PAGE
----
ON THE BALL Balla’s Ger Flanagan is pictured in action against Killala’s Darragh Herbert during the 2018 Mayo Junior FC semi-final. Pic: James Wright Photography
FIRST things first — it’s a brilliant feeling knowing that players will have some club championship action this year after the GAA hierarchy released its ‘Safe Return to Gaelic Games’ document last Friday evening.
Only three weeks ago I was struggling to shake off the thoughts that there might not be club football this year due to Covid-19. GAA President John Horan’s comments on The Sunday Game about not being able to play games while social distancing guidelines were still in place seem to categorically rule out the possibility of any action.
In retrospect, those comments were extremely premature, particularly given how quickly the Covid-19 situation in Ireland and worldwide has changed for the better.
We now know that from Friday, July 31 club championships across the country are set to take place — assuming that the infection rate and number of cases of Covid-19 continues to decrease.
The enthusiasm on social media and in WhatsApp groups from players and managers that greeted the GAA’s announcement last weekend was massive, but the joy reaches a much wider audience.
This is a also a great prospect for the club volunteers and the supporters, who will now have some focus to their weekends and something to talk about during the week! They’ll have referees to shout at, corner backs to blast for not being tight enough, and corner forwards to curse for not putting the ball over the bar.
It will also flash some warning signs for those players who slacked off on training during lockdown, knowing they now have less than six weeks to get championship fit!
Any teams with serious ambitions will have stuck to some form of training programme throughout the lockdown to keep themselves ticking over; I know a lot were doing fitness challenges. But from speaking to a lot of other club players, and from our own perspective in Balla, every team has some players who will do the work and be honest with themselves, but they will also have players who won’t do much.
Therein lies a problem already.
The GAA have stuck to their guns and are not allowing teams to access their pitches until June 29, at which stage non-contact training only is allowed, despite the Irish Government allowing groups of 15 to train together as of yesterday (Monday).
Why not open the pitches straight away? Most teams are now going to be looking for a field to do their training in, or those lucky enough with a community pitch will plough on — despite the question marks around insurance.
Physios will be busy
EITHER way that means teams have only a four-week training block before championship starts, with only ten days of ‘full-contact’ being allowed before club championship is due to begin.
That isn’t adequate time in a training culture that puts such emphasis on championship preparation and the time it takes.
It probably wouldn’t be advised in the player welfare manual either.
So physios and strength and conditioning coaches, I’m sure, will shudder at the thought of it!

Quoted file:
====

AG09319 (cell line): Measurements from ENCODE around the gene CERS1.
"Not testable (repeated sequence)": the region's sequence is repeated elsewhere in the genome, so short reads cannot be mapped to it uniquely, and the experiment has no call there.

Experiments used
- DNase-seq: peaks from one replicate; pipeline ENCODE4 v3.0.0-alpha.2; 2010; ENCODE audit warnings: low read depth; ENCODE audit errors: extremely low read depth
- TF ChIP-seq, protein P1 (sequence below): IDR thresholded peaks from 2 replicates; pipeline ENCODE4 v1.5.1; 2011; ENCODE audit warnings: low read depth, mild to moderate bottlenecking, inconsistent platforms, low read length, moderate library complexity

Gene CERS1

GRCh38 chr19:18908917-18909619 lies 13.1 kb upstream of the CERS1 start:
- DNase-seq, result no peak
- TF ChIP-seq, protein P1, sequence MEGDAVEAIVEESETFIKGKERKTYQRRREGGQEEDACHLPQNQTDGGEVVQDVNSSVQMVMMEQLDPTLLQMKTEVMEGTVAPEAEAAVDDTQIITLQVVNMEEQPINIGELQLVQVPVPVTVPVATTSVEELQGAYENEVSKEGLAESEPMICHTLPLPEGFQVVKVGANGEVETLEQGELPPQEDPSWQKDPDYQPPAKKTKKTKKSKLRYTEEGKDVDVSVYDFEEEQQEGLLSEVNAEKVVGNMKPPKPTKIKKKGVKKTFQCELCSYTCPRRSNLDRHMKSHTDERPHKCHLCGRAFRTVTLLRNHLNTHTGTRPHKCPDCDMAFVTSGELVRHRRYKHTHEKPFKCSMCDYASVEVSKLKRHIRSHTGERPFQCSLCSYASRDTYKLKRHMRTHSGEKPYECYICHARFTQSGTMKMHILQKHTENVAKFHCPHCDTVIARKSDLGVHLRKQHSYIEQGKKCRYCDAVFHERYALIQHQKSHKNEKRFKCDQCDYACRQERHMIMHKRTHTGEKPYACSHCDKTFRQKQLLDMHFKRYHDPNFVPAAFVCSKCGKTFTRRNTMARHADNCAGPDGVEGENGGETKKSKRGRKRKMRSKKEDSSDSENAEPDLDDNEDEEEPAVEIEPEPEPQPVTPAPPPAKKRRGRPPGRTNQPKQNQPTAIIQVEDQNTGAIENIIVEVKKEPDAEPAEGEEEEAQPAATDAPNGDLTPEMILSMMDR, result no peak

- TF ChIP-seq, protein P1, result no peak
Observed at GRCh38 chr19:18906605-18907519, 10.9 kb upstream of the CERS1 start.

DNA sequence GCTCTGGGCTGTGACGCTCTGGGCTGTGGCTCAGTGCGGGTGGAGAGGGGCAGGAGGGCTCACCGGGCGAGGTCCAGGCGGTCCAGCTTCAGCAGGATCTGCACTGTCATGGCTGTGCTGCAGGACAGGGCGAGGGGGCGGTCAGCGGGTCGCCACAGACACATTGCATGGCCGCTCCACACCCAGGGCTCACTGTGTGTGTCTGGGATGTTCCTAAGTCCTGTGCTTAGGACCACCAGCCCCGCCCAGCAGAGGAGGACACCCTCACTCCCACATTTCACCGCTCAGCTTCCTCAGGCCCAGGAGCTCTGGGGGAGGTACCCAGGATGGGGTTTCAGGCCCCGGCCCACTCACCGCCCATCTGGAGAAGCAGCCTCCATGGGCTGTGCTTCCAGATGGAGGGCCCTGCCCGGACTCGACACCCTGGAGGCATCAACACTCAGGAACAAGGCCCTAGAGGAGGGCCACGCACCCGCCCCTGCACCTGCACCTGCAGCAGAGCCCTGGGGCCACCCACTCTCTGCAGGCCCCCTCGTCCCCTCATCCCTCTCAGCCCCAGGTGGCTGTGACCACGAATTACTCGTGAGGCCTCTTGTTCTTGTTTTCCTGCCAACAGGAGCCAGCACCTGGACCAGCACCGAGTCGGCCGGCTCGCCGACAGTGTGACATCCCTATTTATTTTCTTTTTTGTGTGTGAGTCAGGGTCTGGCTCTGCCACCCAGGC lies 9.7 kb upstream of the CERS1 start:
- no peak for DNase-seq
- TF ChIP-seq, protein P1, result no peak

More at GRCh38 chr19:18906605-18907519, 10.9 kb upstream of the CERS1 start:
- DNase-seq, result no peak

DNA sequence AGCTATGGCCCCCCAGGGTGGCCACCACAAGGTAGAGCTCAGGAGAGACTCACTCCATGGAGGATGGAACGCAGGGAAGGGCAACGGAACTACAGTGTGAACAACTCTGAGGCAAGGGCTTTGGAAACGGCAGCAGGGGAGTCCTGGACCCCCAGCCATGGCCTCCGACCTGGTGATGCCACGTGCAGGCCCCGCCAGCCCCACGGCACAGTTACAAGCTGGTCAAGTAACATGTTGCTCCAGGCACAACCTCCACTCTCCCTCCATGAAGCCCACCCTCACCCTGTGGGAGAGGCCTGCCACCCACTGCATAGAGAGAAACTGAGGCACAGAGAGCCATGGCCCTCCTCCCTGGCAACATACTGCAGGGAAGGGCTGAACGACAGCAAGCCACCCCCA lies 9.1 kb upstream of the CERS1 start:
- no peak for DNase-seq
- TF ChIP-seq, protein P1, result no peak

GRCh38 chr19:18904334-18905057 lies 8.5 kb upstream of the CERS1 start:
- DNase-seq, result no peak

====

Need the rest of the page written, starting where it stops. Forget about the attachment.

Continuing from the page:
There’s going to be huge temptation for coaches and players to try and force a square peg into a round hole in terms of maximising a lot of training into a short space of time. Players will be so mad for road to get back playing and into contact.
So you can be sure that their emotions will over-rule their heads and their bodies, and what we will have is a line out the dressing room door for the physio’s bed!
There are a lot of really good, educated coaches out there right now that will know how to put a proper training structure in place over the coming weeks so as not to over-train players.
But there are also some who might not, and with the ‘feast or famine’ culture that exists in the GAA in terms of training, the likelihood is that the players who may have slacked off during lockdown are potentially at greater risk of picking up injuries, which will probably rule them out for the condensed season.
Another reality in the new normal may be that GAA clubs won’t have their full squads to choose from as some players may decide against returning to play for fears of their health —or their families’ health — due to the Covid-19 virus. And that is perfectly understandable. We all play sport because we enjoy it, but kicking a point from the sideline off the outside of the boot isn’t worth risking your own life for, or that of a loved one.
All teams will be different in that respect and everyone has their own personal circumstances.
In Balla, our squad is primarily made up of players under 25 years of age and most are students. Two players are married and, to the best of my knowledge, only one has children.
It’s quite likely that some players will not risk spreading the virus at home to their children or their elderly parents. Some may have underlying health conditions too and may not feel comfortable, so it’s important that clubs respect the decision of any player who opts out.
Club championship will be much different this year, especially with clubs having full access to their county players.
Hopefully inter-county managers allow that to happen and we’ll see an exciting few weeks.
I, for one, can’t wait.
Ger Flanagan is a member of the Balla squad who will be competing in the Mayo Intermediate football championship this year.